Dil Dhadakne Do


It is quite easy to dismiss Dil Dhadakne Do (DDD) as a #firstworldproblems film – whilst there is no doubt that the Mehras are stinking rich (and have suitable designer wardrobes to match), their wealth cannot mask the dysfunctional streak that runs rampant in their family and social group and as much as they struggle to maintain some semblance of unity in public, it is an entirely different story in private. The script does well in managing its ensemble cast and the slick production values clearly help the story to focus on the world of the Mehras.


Perhaps the only bum note for me were the songs which I felt hampered the narrative flow and felt out of place – like Zindagi Na Milegi Dobara, I wish the songs had made for background tracks rather than lip synced songs. Also, DDD takes time to get started which in one way establishes the Mehra cosmos nicely but then I did feel a bit of trimming here and there would have made for a stronger and streamlined film.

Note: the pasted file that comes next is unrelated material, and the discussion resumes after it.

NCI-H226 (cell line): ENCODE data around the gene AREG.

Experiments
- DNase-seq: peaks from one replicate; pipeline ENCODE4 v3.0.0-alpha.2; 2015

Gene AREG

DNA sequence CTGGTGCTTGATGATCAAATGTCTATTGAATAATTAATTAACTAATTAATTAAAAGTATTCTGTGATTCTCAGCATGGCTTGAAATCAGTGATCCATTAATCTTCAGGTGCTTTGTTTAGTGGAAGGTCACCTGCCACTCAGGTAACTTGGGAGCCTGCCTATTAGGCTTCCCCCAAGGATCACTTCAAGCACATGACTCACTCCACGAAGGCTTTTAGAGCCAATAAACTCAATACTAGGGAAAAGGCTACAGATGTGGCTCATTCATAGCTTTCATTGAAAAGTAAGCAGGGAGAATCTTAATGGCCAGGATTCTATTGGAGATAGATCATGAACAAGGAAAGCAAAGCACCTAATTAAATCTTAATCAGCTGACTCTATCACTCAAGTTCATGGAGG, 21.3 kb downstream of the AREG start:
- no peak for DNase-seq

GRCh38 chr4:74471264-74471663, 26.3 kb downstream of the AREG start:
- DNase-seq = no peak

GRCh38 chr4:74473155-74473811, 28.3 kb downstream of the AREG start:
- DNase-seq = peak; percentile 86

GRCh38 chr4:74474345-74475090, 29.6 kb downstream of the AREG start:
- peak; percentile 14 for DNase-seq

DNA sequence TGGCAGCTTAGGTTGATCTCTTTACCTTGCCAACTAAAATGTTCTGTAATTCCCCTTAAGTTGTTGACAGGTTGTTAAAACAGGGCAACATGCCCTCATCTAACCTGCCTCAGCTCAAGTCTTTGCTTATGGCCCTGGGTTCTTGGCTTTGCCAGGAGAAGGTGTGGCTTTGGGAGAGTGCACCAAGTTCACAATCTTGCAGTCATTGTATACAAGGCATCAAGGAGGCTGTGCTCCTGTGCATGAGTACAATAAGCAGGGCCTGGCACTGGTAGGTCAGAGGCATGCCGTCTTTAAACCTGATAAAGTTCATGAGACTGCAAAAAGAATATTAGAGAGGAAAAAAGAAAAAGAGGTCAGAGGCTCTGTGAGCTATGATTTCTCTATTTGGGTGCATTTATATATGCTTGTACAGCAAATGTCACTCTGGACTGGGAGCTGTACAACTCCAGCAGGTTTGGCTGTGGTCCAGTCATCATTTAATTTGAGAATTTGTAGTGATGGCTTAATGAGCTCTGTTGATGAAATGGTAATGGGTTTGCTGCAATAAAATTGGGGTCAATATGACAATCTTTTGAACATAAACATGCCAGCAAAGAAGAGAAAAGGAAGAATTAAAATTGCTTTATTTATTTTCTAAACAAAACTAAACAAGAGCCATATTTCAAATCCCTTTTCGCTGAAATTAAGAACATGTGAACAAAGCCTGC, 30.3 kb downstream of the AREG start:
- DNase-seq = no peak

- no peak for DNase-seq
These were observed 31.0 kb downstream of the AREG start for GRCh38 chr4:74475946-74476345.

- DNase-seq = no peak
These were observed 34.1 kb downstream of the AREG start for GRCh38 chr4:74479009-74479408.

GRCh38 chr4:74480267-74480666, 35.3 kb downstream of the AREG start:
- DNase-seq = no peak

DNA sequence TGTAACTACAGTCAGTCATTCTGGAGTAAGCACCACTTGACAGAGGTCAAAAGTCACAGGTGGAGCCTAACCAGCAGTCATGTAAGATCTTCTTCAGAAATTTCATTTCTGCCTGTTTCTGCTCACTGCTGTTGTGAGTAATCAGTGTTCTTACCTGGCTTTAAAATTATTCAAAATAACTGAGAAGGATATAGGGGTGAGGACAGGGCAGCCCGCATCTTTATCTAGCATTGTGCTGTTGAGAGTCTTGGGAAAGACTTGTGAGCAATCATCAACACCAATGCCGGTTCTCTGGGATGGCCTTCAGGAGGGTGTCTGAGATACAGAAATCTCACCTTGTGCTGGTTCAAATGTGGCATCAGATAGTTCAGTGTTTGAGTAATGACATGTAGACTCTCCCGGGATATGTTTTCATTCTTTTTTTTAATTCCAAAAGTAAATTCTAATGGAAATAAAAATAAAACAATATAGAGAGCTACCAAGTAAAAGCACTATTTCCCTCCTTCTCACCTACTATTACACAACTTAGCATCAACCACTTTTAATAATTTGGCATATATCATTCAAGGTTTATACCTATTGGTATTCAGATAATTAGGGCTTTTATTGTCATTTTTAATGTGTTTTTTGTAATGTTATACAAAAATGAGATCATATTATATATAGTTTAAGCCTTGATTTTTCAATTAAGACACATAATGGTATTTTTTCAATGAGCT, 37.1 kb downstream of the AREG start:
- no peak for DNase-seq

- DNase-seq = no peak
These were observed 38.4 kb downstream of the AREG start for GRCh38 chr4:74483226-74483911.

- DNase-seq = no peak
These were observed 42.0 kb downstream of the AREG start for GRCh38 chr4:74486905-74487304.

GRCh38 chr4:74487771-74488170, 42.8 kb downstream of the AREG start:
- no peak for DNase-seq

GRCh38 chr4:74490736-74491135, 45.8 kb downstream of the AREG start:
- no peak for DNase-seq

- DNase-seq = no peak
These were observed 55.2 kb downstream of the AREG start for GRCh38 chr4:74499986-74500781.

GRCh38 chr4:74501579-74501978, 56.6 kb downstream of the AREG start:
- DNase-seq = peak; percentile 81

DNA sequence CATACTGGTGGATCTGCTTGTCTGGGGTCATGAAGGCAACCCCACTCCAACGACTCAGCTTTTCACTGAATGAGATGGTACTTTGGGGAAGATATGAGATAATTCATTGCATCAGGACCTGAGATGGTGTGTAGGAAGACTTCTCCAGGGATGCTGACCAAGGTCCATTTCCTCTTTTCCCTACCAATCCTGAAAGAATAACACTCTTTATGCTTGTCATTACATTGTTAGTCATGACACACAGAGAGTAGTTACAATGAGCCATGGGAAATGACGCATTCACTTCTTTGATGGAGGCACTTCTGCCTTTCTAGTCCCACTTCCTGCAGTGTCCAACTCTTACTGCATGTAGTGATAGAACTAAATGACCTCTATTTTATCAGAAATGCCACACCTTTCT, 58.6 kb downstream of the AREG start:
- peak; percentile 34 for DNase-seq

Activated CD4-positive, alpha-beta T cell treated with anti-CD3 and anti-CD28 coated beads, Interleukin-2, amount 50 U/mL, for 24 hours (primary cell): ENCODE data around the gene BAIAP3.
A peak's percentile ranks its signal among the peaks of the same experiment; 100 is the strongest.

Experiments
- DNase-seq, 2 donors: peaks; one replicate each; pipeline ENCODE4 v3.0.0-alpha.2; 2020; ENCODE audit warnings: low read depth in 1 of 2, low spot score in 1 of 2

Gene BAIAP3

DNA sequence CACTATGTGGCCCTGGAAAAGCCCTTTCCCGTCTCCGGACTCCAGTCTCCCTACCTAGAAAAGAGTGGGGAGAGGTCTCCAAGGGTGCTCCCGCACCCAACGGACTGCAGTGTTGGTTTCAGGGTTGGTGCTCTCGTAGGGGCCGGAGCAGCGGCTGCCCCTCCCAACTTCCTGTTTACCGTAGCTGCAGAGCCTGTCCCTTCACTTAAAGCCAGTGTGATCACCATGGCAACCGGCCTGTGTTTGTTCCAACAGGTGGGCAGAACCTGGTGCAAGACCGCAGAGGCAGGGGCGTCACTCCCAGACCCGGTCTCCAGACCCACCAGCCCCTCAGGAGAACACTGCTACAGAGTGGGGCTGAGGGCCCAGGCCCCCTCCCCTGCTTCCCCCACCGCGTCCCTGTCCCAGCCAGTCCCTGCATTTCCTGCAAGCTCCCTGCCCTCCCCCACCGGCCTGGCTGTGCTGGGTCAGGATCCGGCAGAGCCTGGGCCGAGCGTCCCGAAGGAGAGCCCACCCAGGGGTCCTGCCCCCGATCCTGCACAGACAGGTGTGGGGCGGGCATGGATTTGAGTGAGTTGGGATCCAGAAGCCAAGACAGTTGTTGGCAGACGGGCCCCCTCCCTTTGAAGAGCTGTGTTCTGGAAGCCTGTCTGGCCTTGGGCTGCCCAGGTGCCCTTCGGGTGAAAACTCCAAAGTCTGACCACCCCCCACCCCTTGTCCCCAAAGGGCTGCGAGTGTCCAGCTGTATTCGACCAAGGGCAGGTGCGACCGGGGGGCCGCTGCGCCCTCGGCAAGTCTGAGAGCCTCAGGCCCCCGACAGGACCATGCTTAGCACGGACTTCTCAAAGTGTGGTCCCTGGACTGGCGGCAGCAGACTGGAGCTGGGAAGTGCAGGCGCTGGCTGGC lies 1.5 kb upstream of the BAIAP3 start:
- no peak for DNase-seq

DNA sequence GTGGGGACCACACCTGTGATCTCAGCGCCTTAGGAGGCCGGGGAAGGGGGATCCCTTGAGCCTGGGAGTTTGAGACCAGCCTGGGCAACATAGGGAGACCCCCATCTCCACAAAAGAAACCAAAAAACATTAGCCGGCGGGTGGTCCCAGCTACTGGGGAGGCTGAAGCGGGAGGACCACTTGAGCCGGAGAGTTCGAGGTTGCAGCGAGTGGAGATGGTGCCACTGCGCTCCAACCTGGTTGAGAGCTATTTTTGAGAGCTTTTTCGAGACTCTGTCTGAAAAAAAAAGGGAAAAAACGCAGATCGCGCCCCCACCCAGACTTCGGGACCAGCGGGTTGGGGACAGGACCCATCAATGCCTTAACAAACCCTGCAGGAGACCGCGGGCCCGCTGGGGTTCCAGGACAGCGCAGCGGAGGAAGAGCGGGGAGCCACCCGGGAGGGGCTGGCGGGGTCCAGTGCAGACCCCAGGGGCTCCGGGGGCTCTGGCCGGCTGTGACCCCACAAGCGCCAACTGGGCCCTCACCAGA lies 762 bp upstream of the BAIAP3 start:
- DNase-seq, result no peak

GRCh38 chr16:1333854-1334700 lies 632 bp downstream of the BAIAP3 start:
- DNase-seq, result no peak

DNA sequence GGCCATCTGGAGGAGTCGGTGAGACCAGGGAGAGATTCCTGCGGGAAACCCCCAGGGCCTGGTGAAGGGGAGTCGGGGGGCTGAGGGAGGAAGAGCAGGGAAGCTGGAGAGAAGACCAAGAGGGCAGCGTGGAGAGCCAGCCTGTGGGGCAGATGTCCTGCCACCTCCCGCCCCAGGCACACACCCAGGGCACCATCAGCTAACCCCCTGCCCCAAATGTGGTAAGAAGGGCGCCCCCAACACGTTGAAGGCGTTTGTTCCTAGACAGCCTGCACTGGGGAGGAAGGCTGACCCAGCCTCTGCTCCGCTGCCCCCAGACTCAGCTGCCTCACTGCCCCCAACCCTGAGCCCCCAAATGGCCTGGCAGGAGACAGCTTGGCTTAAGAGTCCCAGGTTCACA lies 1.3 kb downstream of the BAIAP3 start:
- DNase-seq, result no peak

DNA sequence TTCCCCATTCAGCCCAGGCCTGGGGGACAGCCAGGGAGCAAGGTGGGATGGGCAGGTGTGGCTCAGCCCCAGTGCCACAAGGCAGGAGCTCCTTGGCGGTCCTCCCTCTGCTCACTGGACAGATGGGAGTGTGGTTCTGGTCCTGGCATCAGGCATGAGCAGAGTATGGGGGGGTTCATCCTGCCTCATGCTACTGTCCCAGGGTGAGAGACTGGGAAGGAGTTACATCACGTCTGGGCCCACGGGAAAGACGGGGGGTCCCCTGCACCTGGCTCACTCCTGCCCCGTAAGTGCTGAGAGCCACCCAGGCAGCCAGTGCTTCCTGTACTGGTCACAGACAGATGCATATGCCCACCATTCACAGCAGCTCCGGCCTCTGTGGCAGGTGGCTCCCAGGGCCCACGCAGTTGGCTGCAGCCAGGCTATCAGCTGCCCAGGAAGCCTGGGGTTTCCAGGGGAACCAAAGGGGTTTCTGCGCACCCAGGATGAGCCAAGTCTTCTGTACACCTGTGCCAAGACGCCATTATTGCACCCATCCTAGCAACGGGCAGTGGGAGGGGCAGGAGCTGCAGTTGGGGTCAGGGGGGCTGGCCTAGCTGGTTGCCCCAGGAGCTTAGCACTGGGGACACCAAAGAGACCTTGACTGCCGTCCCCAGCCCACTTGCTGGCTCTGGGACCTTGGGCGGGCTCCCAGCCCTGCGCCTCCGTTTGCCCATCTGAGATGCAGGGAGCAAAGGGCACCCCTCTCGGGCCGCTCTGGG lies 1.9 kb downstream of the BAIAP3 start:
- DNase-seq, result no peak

Performance wise, all the cast are on their A-game. Kapoor brings Kamal Mehra to life with a hot headedness whilst Singh has a lot of fun as Kabir and entertains in one of his best roles yet. Sharma is great too giving Farah a bohemian vibe of sorts whilst Akhtar and Bose also give good accounts of themselves. It was Chopra and Shah who had my attention throughout – Chopra inhabits Ayesha and forges a strong emotional connect with the audience whilst Shah is quietly understated but makes a great impact through doing little (easier said than done).


DDD is by no means perfect and for many, will appear indulgent and slow-paced. However, these were factors that made the film appealing for me – I like that we get to know the characters and how all their actions in a small group have such life altering consequences (such as Ayesha staying on the pill so as not to conceive). The progressive tone of the film is also noteworthy; for some it may feel like paying lip service but I liked how Akhtar and Kagti weaved these themes into the film. All in all, DDD is a good film that is thoughtfully made and that takes its own advice – worth a watch!

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